Many salespeople with a high recognition drive love to be praised in front of others, and the desire for recognition can be a powerful motivator. As one sales professional put it, “I love the feeling of accomplishment when I close a big deal or hit my sales targets. But what really motivates me is the idea of being on a stage and being recognized by my peers for my hard work and achievements. It’s not just about the money, it’s about the sense of pride and accomplishment that comes with being a top performer.”
The Downsides of Recognition Drive
Sales professionals with a high recognition drive may be more prone to seeking out recognition at the expense of other reps or other important aspects of their job, such as building strong client relationships or focusing on long-term sales goals.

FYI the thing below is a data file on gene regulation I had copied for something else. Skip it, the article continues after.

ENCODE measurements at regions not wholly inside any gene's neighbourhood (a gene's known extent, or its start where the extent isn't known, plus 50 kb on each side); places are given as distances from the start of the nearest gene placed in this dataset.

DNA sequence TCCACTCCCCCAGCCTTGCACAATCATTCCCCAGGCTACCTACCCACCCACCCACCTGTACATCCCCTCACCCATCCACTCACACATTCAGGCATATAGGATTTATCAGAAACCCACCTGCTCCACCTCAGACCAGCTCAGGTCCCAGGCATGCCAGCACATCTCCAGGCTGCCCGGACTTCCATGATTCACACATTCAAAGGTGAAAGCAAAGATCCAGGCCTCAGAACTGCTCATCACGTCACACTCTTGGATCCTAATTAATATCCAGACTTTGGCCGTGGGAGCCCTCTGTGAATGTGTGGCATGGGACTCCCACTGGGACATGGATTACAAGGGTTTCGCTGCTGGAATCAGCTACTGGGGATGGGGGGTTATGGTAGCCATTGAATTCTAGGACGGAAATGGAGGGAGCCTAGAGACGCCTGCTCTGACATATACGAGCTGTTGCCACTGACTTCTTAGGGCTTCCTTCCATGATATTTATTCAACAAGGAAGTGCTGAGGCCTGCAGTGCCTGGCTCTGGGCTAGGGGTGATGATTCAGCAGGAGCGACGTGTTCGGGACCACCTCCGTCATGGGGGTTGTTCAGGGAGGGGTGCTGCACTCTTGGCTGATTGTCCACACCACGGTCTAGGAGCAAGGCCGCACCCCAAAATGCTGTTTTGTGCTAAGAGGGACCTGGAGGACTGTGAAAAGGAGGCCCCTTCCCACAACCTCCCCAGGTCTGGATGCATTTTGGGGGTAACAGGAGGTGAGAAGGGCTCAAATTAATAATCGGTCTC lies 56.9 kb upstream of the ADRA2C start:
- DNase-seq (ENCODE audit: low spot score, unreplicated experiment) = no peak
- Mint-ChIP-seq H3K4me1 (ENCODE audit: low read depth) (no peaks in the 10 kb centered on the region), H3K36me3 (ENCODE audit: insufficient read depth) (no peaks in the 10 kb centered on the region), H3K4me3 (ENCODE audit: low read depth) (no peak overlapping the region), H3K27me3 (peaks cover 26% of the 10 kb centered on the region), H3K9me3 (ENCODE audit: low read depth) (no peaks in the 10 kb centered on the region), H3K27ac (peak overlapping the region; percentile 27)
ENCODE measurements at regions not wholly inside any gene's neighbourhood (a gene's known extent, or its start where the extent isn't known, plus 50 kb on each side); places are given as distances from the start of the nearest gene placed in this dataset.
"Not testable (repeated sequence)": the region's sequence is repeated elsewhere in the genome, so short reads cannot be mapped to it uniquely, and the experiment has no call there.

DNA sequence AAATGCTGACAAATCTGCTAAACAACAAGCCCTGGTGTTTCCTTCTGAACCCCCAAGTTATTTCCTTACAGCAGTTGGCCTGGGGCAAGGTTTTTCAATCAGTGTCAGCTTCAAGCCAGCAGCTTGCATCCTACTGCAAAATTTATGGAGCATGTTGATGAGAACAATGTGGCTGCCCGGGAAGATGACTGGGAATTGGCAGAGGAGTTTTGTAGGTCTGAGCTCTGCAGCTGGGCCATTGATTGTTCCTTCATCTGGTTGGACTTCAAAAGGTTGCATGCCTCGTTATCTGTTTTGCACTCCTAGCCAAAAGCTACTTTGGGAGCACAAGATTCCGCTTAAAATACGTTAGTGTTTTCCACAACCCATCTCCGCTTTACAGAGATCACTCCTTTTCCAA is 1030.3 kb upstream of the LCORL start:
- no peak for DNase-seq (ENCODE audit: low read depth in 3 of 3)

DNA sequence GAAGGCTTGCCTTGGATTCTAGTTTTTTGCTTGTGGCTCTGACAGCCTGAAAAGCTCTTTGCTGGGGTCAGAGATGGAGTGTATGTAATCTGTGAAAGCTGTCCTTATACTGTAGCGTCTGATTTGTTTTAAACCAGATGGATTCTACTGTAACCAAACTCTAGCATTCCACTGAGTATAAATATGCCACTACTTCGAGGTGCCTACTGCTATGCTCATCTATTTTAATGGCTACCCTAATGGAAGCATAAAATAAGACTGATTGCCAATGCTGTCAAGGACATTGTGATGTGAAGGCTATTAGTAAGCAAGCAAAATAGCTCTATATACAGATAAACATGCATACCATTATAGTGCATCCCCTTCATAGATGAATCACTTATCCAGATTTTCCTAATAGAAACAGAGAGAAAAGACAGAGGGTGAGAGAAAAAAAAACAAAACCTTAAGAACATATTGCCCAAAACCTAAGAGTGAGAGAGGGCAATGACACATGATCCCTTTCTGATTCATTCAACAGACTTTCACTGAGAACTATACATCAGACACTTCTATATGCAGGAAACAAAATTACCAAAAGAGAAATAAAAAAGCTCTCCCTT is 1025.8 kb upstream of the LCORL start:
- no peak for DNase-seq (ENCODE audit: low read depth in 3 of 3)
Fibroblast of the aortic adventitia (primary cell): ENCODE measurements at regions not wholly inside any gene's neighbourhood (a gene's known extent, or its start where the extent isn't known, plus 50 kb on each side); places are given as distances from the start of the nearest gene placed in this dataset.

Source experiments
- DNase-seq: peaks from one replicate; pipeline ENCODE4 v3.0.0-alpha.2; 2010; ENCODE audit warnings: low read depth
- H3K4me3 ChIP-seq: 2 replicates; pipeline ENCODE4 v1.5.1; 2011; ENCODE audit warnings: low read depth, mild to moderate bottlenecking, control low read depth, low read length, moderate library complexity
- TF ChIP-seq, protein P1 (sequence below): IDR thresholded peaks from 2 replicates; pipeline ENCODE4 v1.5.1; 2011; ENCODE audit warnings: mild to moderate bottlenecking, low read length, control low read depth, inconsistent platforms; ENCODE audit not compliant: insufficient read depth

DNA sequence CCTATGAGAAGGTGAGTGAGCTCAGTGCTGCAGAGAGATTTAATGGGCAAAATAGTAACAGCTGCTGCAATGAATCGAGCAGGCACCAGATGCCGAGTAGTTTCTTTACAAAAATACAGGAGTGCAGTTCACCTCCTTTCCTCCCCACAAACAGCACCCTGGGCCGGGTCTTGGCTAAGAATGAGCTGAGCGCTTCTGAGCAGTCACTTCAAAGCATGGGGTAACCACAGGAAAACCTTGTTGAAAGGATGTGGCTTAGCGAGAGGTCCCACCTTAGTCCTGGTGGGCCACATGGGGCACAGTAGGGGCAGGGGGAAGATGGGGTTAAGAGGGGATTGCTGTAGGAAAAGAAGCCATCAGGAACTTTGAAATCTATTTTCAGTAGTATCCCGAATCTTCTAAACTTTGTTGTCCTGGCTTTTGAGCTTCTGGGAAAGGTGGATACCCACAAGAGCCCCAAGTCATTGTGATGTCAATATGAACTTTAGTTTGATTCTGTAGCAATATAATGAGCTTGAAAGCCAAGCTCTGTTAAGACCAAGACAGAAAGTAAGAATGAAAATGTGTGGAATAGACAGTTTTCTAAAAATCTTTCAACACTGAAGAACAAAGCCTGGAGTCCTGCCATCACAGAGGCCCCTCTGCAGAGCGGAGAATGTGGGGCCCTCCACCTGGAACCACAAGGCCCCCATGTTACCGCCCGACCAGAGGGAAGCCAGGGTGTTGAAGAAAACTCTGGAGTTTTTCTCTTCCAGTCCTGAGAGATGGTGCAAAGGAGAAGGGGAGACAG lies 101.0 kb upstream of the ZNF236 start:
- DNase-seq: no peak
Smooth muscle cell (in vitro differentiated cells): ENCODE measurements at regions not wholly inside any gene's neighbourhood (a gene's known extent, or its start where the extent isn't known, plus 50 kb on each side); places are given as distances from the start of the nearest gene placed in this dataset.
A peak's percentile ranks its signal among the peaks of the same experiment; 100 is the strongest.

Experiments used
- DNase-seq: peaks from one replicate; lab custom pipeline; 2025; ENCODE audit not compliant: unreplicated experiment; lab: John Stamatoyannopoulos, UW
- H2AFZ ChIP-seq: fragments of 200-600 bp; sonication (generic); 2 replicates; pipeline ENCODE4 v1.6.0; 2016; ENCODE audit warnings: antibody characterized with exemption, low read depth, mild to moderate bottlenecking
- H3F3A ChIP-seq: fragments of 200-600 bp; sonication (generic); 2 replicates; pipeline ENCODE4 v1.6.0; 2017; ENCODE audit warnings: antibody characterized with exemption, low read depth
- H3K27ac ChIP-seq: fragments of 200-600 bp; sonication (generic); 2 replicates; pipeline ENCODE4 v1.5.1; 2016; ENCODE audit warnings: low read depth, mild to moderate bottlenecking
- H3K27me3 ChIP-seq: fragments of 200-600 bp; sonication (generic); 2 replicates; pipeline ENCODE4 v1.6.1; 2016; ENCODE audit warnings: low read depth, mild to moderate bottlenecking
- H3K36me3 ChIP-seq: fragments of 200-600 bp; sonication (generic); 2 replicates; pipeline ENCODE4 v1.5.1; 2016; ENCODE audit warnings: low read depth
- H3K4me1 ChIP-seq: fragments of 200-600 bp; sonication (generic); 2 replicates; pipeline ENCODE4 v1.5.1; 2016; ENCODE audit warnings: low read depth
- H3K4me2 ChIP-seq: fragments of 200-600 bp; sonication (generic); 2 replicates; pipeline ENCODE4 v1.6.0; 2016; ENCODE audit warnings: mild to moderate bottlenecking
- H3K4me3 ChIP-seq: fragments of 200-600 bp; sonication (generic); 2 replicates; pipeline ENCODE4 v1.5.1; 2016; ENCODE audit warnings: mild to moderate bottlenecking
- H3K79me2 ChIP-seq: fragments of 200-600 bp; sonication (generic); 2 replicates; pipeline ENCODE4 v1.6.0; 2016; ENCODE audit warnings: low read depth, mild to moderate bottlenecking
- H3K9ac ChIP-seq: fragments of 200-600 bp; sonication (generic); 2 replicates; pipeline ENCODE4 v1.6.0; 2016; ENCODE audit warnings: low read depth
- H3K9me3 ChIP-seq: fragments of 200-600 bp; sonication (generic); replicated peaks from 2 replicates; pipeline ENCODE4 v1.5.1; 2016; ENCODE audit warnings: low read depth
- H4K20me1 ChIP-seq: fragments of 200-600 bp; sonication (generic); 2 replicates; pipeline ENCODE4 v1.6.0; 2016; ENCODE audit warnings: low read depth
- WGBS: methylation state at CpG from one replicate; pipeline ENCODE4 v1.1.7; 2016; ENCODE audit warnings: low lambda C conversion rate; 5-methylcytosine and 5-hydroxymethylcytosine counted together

They may also be more susceptible to burnout, as the constant drive for recognition can be emotionally exhausting. And, if they become sales leaders, they may look for their own recognition instead of giving it to their reps.
On the other hand, sales professionals with a low recognition drive may struggle to build their network and generate new leads. They may not enjoy attending social functions or joining organizations, which can limit their exposure to potential sales opportunities. However, they may excel in one-on-one situations, where they can focus on building strong, personal relationships with their clients.
How Companies Can Leverage recognition Drive
So, what can companies do to leverage the strengths of sales professionals with a high recognition drive, while avoiding the potential downsides? One approach is to provide regular recognition and rewards for top performers. This can help motivate sales professionals with a high recognition drive to continue to strive for excellence, while also reinforcing the importance of other key aspects of the job, such as building strong client relationships.